Today the Geneva Ballet is composed of 22 classically trained dancers from around the world. Each season features two new productions, repertoire performances at home or on tour, school productions and educational workshops. With international tours to the USA, Australia, South America, all over Europe,South Africa,and now Asia, the Geneva Ballet continues to share its passion for the art of dance.

Ballet Director: Philippe Cohen

Born in Morocco in 1953, Philippe Cohen began his dance training in 1971 at Le Centre de DanseInternational Rosella Hightower. This gave him the opportunity to work with Anton Dolin, Nora Kiss, Tatiana Grantzeva,IgorYouskevitch, Sonia Arova and John Gilpin. He joined Le Ballet de Nancy directed by Gigi Caciuleanu and performed in all of the company's creations, including several by Dominique Bagouet. This experience was invaluable. Philippe followed the choreographer until 1982, when he accompanied Bagouet as an artist, professor and assistant notably in the production of Les Voyageurs performed by L`Opéra de Paris. It was here that Philippe explored different contemporary dance techniques including Peter Goss, Susan Buirge and AlwinNikolais.After being recognized French Ministry of Culture for his work, Philippe left for the UnitedStates to follow the teachings of MerceCunningham and the School of AmericanBallet.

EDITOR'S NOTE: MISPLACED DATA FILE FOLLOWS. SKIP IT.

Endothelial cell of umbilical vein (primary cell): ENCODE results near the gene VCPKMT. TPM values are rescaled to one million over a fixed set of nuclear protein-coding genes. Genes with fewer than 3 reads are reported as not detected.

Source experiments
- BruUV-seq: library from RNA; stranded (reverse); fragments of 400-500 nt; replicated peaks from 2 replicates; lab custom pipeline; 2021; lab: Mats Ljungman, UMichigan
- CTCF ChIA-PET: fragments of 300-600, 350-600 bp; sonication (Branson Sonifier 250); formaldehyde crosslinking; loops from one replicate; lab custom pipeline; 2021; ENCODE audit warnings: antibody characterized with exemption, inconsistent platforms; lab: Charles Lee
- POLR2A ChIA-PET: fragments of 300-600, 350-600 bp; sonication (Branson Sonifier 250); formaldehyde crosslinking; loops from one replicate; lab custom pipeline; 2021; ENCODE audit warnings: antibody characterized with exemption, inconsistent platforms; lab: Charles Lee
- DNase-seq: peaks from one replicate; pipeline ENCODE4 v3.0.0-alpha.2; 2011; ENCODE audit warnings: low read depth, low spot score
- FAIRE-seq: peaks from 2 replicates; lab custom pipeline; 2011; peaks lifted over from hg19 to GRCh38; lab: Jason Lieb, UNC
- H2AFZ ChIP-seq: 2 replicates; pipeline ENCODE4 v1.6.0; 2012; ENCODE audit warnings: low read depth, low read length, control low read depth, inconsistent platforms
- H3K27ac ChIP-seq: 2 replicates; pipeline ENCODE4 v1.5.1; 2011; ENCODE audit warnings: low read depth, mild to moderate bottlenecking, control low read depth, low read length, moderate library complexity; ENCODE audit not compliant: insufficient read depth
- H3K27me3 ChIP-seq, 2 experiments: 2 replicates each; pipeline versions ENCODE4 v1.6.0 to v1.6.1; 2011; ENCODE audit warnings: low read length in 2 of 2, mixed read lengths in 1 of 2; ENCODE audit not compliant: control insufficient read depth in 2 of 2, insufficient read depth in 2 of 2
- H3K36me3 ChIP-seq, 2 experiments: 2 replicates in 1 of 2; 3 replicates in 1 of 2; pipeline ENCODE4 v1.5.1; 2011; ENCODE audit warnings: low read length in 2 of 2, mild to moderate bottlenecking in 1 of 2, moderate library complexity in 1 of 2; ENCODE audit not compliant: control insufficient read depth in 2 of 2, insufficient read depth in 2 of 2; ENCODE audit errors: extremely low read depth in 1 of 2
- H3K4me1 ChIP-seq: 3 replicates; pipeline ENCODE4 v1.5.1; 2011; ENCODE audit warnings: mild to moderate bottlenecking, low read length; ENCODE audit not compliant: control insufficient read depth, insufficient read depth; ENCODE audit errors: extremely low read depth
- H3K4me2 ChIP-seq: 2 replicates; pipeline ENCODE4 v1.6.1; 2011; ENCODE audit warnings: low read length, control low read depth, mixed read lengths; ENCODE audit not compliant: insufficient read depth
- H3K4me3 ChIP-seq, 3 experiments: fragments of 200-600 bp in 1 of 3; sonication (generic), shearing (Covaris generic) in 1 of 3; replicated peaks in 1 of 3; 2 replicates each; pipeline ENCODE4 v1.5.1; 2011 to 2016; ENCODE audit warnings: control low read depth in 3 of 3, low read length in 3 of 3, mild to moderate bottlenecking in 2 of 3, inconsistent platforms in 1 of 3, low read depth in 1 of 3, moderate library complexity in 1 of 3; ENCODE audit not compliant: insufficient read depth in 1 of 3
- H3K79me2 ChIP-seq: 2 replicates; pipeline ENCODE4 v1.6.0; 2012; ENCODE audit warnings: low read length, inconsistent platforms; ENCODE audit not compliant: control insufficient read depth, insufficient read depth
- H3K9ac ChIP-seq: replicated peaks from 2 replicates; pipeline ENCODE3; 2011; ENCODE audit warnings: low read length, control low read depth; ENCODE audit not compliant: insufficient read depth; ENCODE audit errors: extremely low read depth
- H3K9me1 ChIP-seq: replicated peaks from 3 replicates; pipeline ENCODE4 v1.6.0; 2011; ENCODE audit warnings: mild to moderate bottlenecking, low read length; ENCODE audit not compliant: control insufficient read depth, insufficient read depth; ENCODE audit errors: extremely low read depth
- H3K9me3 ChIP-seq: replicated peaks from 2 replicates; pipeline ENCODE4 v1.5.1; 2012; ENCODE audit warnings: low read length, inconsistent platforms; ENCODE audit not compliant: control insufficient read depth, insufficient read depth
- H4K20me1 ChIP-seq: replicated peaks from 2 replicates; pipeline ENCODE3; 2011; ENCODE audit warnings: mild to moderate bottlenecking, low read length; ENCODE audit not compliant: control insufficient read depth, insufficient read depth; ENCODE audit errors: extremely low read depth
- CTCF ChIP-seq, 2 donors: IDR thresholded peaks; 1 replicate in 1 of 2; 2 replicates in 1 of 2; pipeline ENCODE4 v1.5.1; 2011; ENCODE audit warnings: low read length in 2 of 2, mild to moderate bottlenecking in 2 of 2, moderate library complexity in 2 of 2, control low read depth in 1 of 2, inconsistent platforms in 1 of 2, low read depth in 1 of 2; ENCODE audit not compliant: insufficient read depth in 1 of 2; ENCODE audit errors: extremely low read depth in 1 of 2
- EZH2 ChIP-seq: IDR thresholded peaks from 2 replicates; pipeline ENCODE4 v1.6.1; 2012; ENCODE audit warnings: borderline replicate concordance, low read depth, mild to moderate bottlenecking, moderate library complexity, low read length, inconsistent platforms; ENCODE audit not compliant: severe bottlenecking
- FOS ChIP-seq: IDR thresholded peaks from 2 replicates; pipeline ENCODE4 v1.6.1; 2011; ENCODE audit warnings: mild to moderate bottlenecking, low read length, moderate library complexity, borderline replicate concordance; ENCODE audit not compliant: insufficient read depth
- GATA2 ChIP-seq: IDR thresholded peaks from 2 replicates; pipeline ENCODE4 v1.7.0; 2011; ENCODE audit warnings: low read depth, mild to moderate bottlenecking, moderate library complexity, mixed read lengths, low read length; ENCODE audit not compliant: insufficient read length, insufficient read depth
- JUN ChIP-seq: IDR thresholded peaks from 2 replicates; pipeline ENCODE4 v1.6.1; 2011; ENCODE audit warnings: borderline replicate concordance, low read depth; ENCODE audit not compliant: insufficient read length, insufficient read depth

In 1983, Rosella Hightower invited him to become the Ballet Master for Le Jeune Ballet
de France, where he was responsible for the company's classicalrepertoire, including La Sylphide, Napoli, The Sleeping Beauty, and Giselle, andchoreographed works by Maurice Béjart, John Neumier, Serge Lifar and George Balanchine.He also oversaw contemporary works byCarolyn Carlson,Daniel Larrieu, Claude Brumachon, Joelle Bouvier and RégisObadia, LarrioEkson, RégineChopinotand  PhilippeDecouflé.

From 1988 to 1990, Philippe was the study coordinator for Le Centre National de Danse